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LeMeur v. Scott

United States District Court, W.D. Arkansas, Fayetteville Division

August 10, 2017

MARC EDWARD LeMEUR PLAINTIFF
v.
JOHN R. SCOTT; and BRAD KARREN DEFENDANTS

          OPINION AND ORDER

          P. K. HOLMES, III CHIEF U.S. DISTRICT JUDGE.

         Plaintiff, Marc Edward LeMeur, filed this action pursuant to 42 U.S.C. §1983. He proceeds pro se. He has also filed a motion for leave to proceed in forma pauperis (IFP).

         The case is before the Court for preservice screening under the provisions of the Prison Litigation Reform Act (PLRA). Pursuant to 28 U.S.C. § 1915A, the Court has the obligation to screen any complaint in which a prisoner seeks redress from a governmental entity or officer or employee of a governmental entity. 28 U.S.C. § 1915A(a).

         I. BACKGROUND

         According to the allegations of the complaint (Doc. 1), Plaintiff is incarcerated under an invalid/unlawful conviction. He maintains the trial court did not have jurisdiction over him because he is, among other things, a sovereign man.

         During his criminal proceeding, he alleges, among other things, that he was removed from the courtroom by both Judge John Scott and Judge Karren. He alleges they both refused to honor his status or to demonstrate that they had jurisdiction over him. He was convicted of a felony and sentenced to a term of imprisonment on December 16, 2016.

         Plaintiff asks that he immediately be released, his “conviction be dismissed, and that he be made whole.

         II. LEGAL STANDARD

         Under the PLRA, the Court is obligated to screen the case prior to service of process being issued. The Court must dismiss a complaint, or any portion of it, if it contains claims that: (1) are frivolous, malicious, or fails to state a claim upon which relief may be granted; or, (2) seeks monetary relief from a defendant who is immune from such relief. 28 U.S.C. § 1915A(b).

         A claim is frivolous if “it lacks an arguable basis either in law or fact.” Neitzke v. Williams, 490 U.S. 319, 325 (1989). A claim fails to state a claim upon which relief may be granted if it does not allege “enough facts to state a claim to relief that is plausible on its face.” Bell Atlantic Corp. v. Twombly, 550 U.S. 544, 570 (2007). “In evaluating whether a pro se plaintiff has asserted sufficient facts to state a claim, we hold ‘a pro se complaint, however inartfully pleaded ... to less stringent standards than formal pleadings drafted by lawyers.'” Jackson v. Nixon, 747 F.3d 537, 541 (8th Cir. 2014) (quoting Erickson v. Pardus, 551 U.S. 89, 94 (2007)).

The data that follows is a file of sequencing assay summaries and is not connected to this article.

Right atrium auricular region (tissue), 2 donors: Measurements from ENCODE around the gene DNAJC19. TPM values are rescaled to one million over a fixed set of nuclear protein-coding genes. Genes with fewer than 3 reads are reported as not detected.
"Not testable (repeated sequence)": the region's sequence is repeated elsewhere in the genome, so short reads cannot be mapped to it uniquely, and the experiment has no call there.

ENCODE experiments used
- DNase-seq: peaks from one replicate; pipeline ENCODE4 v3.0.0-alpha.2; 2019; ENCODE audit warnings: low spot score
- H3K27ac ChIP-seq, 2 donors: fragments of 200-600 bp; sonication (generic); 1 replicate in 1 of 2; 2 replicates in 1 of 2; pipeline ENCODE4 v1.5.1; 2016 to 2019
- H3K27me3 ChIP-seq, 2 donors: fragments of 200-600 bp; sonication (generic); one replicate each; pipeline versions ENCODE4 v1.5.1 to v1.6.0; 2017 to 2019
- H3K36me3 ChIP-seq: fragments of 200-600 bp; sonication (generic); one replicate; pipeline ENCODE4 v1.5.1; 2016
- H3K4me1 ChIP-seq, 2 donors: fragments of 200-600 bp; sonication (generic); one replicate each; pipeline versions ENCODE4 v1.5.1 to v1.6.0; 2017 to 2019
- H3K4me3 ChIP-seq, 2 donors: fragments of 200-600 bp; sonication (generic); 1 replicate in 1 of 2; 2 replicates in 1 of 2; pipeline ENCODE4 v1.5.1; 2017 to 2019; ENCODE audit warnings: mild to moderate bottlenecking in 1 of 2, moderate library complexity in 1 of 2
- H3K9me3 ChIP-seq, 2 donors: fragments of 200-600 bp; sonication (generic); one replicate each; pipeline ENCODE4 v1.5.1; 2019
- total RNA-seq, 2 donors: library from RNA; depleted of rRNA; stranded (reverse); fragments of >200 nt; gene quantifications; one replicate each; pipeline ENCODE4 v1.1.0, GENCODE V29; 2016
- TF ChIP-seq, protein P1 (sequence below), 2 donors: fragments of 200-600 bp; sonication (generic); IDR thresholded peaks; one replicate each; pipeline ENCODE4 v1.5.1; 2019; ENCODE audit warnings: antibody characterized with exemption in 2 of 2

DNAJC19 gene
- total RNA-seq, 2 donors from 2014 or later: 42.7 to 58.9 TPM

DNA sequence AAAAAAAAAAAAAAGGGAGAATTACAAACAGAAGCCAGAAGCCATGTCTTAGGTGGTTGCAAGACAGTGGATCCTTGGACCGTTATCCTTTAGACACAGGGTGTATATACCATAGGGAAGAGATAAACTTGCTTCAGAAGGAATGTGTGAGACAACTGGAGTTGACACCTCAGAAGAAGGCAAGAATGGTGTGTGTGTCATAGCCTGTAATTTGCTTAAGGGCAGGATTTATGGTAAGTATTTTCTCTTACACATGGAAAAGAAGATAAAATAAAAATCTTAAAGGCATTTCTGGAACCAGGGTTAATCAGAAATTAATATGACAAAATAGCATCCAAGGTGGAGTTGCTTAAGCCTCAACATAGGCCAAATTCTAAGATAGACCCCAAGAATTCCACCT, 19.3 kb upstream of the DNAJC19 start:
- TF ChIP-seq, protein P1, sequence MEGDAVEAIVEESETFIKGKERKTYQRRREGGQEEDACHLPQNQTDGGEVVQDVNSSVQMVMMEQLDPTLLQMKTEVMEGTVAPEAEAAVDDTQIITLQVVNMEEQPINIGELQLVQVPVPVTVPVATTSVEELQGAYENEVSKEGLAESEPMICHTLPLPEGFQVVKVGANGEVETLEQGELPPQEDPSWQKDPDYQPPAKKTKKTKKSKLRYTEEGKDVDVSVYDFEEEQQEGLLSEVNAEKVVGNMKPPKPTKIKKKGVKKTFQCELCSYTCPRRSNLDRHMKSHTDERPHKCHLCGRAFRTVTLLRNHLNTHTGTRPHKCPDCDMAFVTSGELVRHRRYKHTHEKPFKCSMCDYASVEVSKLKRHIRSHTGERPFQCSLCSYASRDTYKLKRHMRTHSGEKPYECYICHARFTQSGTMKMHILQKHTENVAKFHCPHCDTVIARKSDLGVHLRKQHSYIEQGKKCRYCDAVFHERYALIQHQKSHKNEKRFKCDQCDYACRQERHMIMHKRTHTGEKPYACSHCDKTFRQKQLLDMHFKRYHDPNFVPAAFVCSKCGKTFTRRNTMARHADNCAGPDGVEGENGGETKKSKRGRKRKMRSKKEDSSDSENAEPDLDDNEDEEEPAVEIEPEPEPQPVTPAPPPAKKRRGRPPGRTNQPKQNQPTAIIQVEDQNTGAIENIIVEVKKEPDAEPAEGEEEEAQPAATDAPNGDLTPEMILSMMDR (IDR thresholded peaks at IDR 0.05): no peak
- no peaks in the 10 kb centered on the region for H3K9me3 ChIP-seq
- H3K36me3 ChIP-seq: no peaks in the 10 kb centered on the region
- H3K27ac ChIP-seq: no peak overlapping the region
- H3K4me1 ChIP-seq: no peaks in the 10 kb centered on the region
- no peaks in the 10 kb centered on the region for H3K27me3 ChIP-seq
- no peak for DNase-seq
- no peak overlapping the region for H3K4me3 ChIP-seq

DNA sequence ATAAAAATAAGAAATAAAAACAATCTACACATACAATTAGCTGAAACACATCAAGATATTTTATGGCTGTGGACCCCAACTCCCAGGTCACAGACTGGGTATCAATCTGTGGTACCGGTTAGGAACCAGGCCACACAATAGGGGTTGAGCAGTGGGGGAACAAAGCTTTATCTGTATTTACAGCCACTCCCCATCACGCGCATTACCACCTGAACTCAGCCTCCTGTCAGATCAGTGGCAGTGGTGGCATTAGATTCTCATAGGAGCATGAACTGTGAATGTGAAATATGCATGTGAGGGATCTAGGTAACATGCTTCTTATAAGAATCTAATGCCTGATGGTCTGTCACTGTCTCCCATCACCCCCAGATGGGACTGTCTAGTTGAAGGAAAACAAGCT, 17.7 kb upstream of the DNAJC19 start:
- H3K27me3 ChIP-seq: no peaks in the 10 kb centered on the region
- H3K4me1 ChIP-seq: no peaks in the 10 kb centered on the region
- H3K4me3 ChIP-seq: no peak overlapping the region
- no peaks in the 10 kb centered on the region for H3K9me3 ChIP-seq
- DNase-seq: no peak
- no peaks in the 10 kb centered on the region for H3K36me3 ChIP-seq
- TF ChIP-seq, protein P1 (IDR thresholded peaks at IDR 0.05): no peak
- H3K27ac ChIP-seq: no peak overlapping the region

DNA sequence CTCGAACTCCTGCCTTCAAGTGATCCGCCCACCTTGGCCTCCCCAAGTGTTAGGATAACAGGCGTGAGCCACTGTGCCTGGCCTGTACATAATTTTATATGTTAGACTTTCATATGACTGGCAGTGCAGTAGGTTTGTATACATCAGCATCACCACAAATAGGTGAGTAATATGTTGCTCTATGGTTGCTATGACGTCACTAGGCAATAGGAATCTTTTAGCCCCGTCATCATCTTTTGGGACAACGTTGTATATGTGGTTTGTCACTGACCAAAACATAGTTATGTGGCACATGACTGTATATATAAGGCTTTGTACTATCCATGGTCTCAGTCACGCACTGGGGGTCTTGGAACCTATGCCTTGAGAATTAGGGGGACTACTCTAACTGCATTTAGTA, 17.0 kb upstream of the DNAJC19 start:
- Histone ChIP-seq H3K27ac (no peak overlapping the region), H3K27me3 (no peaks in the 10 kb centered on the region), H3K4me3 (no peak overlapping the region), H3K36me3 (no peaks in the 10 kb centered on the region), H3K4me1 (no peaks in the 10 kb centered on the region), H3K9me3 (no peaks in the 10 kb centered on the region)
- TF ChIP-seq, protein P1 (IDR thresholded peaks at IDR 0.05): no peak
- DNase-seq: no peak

III. DISCUSSION

         The PLRA also contains a “three strikes” provision, 28 U.S.C. § 1915(g) which limits the ability of a prisoner, who has filed at least three claims that have been dismissed as frivolous, malicious, or for failure to state a claim, to obtain IFP status. Court records demonstrate that Plaintiff has filed at least three cases which were dismissed as frivolous, malicious or for failure to state a claim: (1) LeMeur v. Daniels, et al., Civil No. 09-5256 (dismissed 7/16/2010--§ 1915(g) strike flag entered); (2) LeMeur v. Daniels, et al., Civil No. 09-5259 (dismissed 8/6/2010--§ 1915(g) strike flag entered); and (3) LeMeur v. Daniels, et al., Civil No. 09-5260 (dismissed 7/14/2010-- § 1915(g) strike flag entered). Plaintiff also had at least two other cases that count as strikes but did not have a strike flag entered: (1) LeMeur v. Vaughn, Civil No. 09-5257 (dismissed 10/19/2010--report and recommendation adopted in toto which recommended dismissal as frivolous or for failure to state a claim and entry of a strike flag); and (2) LeMeur v. Daniels, et al., Civil No. 09-5261 (dismissed May 4, 2010--report and recommendation adopted in toto which recommended dismissal as frivolous or for failure to state a claim and entry of a strike flag).

         Although Plaintiff has at least three strikes, he may still proceed IFP if he is under “under imminent danger of serious physical injury.” 28 U.S.C. § 1915(g). Plaintiff has made no such allegations. Therefore, he is not eligible to proceed IFP.

         This case is also subject to dismissal because it is frivolous. Judge Scott and Judge Karren are immune from suit. Mireles v. Waco, 502 U.S. 9, 11 (1991)("Judicial immunity is an immunity from suit, not just from ultimate assessment of damages"); see also Duty v. City of Springdale,42 F.3d 460, 462 (8th Cir. 1994). "Judges performing judicial functions enjoy absolute immunity from § 1983 liability." Robinson v. Freeze, 15 F.3d 107, 108 (8th Cir. 1994). “A judge will not be deprived of immunity because the action he ...


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